Regular price: $19.95
Buy Now with 1 Credit
Buy Now for $19.95
I read Go Rin no Sho for the first time when I was just a lad of fifteen, and have read and reread it many times since then. It has informed and enriched my martial arts practice considerably. The translation I had was Thomas Cleary's, published by Shambala, but until listening to this translation I never knew what I had been missing all these years. The translator, of course being Japanese, imbues the text with a layer of nuance that, sorry to say, had been absent from other translations. His prose is at the same time elegant and concise, and I could really feel Musashi speaking through him, with very little if anything lost in the translation. What a pleasure as well to hear it narrated by a Japanese man with proper pronunciation of the language, something that bugged me incessantly when listening to the audiobook of James Clavell's Shogun: the fact that Clavell's grasp of Japanese was shaky at best was exacerbated by the Narrator's hideous pronunciation and diction. I will definitely seek out other titles by this translator and narrator.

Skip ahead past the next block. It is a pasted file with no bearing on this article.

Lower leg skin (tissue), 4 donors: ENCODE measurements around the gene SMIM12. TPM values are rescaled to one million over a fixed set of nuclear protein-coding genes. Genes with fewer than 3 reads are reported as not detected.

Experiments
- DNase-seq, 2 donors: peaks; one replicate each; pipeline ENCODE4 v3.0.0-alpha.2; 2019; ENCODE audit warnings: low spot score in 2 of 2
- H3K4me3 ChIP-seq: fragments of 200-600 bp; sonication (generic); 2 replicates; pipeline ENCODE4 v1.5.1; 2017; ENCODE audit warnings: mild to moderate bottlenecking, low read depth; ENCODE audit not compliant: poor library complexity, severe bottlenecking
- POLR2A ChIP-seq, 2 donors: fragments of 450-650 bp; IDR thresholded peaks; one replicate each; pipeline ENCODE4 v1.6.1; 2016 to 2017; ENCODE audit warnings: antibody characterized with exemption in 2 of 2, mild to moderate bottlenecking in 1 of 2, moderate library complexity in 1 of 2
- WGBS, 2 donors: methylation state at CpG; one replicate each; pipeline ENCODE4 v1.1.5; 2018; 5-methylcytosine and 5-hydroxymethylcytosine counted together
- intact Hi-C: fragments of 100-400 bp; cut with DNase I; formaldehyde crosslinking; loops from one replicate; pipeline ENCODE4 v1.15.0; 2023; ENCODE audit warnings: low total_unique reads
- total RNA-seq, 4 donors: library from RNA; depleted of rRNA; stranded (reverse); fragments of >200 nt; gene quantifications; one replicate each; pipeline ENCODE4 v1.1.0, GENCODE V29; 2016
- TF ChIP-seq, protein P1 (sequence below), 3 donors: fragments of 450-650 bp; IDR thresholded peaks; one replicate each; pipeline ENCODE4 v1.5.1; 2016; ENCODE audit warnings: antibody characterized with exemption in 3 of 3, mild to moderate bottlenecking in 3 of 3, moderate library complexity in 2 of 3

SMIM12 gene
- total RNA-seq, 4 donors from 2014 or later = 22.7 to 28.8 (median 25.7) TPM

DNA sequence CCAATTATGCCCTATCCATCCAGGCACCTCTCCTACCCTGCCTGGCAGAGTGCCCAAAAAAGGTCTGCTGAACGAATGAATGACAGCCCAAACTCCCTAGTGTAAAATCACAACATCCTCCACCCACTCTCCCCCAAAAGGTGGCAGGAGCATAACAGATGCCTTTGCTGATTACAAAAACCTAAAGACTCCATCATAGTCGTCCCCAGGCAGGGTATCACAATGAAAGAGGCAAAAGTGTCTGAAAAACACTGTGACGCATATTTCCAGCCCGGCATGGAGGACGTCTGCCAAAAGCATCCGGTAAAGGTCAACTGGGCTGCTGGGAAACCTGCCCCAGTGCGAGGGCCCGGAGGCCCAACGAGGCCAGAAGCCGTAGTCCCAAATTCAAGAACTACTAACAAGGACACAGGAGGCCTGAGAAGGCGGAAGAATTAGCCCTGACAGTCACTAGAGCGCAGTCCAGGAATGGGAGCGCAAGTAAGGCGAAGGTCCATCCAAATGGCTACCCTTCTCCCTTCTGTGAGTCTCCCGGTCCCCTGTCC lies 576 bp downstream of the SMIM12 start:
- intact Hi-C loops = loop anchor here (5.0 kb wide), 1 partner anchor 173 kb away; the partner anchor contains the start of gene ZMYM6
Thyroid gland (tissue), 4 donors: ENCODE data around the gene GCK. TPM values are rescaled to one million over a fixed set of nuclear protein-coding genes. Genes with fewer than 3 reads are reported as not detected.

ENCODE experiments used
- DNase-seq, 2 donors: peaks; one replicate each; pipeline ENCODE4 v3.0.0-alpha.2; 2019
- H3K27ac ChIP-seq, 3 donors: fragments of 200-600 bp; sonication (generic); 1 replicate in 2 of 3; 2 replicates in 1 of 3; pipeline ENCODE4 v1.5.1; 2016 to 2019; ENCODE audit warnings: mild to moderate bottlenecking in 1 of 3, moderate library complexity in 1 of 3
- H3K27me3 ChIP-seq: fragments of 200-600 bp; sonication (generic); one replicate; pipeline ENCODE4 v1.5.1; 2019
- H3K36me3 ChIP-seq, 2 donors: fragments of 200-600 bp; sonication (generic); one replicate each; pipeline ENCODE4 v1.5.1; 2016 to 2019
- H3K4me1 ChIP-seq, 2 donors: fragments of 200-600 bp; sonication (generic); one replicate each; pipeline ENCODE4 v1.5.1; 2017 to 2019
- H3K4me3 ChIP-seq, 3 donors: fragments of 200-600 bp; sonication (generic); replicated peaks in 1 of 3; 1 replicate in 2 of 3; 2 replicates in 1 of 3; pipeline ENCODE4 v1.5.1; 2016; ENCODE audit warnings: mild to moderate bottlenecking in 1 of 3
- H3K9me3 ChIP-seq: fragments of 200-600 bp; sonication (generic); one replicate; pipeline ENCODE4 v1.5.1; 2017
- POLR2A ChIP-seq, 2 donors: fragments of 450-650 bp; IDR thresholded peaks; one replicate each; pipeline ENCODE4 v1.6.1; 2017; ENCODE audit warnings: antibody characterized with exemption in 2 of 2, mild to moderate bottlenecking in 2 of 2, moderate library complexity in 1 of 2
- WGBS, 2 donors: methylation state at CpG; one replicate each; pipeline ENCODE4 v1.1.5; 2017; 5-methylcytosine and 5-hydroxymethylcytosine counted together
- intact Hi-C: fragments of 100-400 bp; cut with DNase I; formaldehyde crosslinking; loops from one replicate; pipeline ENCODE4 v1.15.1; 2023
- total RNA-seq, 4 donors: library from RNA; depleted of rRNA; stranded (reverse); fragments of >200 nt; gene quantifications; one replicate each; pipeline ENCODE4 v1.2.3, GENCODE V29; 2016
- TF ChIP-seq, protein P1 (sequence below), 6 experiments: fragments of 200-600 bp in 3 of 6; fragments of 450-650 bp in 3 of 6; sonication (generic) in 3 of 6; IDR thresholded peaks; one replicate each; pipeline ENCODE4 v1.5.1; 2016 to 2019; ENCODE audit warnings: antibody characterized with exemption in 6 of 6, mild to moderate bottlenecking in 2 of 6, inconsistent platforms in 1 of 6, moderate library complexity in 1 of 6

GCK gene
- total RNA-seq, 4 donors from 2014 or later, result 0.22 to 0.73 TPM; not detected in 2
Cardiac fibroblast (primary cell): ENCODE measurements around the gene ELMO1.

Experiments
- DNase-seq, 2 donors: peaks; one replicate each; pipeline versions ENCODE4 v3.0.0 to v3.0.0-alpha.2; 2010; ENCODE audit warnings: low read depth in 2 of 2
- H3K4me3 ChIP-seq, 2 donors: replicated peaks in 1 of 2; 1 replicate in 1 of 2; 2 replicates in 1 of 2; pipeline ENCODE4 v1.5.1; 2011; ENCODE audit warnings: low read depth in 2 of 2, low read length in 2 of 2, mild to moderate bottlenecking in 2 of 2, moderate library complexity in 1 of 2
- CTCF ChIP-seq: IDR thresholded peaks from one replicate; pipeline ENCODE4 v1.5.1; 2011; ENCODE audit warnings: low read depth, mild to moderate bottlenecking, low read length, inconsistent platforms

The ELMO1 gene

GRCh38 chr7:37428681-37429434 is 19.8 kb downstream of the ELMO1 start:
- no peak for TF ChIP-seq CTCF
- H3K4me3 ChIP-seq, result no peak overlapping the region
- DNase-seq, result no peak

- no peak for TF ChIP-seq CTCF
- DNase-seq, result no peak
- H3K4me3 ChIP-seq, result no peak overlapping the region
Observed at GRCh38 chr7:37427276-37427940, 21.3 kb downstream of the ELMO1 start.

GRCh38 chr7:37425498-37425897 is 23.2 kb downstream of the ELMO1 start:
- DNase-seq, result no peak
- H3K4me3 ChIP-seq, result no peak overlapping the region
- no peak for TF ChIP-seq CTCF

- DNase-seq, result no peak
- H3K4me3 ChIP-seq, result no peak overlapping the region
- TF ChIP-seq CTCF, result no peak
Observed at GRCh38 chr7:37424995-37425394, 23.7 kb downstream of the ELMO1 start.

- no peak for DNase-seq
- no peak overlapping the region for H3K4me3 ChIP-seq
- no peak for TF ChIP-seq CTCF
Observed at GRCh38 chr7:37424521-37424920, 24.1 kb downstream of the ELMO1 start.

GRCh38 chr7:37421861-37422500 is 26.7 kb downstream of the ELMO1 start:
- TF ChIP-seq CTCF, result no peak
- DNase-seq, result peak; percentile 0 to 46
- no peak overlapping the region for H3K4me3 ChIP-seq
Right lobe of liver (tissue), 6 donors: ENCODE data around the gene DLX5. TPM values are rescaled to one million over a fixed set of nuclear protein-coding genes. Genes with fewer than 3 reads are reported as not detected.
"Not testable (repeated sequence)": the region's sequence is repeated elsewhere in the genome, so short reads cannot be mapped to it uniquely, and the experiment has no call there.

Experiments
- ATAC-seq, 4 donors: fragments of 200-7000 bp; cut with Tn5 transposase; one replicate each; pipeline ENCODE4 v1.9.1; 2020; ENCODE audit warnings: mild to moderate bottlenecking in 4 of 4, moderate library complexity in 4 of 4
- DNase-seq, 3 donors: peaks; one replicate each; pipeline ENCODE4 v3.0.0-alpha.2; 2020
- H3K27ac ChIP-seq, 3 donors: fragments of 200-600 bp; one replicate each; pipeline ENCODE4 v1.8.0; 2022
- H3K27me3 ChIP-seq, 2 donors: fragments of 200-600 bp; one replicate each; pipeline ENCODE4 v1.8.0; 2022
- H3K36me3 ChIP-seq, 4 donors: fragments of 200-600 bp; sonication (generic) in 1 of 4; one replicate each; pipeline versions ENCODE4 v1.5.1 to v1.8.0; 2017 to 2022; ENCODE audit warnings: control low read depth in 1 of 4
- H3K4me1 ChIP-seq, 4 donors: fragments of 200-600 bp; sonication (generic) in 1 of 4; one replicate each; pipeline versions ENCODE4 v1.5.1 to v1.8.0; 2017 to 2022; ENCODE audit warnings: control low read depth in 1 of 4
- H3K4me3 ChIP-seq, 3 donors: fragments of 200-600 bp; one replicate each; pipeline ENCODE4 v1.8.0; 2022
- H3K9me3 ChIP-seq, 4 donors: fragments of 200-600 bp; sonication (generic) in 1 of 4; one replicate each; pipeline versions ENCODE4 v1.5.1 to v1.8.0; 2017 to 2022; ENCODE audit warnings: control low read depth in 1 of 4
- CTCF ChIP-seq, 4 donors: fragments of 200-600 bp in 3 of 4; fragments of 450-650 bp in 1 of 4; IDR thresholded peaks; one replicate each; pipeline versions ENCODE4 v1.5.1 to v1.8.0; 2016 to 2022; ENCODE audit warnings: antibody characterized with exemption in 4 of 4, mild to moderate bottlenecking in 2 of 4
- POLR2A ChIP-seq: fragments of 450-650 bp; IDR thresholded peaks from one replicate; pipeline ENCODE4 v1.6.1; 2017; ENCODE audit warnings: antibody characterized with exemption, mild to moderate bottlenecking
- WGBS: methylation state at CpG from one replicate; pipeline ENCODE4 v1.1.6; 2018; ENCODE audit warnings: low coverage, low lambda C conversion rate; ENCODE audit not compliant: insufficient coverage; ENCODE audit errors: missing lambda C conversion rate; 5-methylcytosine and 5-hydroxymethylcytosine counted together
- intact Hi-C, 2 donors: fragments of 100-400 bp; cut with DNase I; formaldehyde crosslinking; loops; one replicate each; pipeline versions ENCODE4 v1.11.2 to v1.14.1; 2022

10 of 10 people found this review helpful
Amazing translation. The five scrolls and the 21 principles were very easy to visualize and understand.
5 of 5 people found this review helpful
The extra content in this version is all repetitive useless fluff that is not a part of the actual book of five rings, don't waste the time just get the shorter version
4 of 5 people found this review helpful
I have long since wanted to learn of Miyamoto Musashi, coming across plenty of sauces with a sense of unjust bias again the man. now that his very own tests are published in full. I can honestly say that this book. by far well worth my time.
I highly recommend this book to anyone seeking understand the mindset behind the man and Japanese culture.
An exellent interoperation of musashi's scrolls with a martialist take on it. Beautifully narrated and I like the comparative analysis between the different scrolls.
I think this book would probably be better to have as a physical copy. The ability to go back and really look at Miyamoto's points and highlight certain bits I think is necessary to really get the most out of it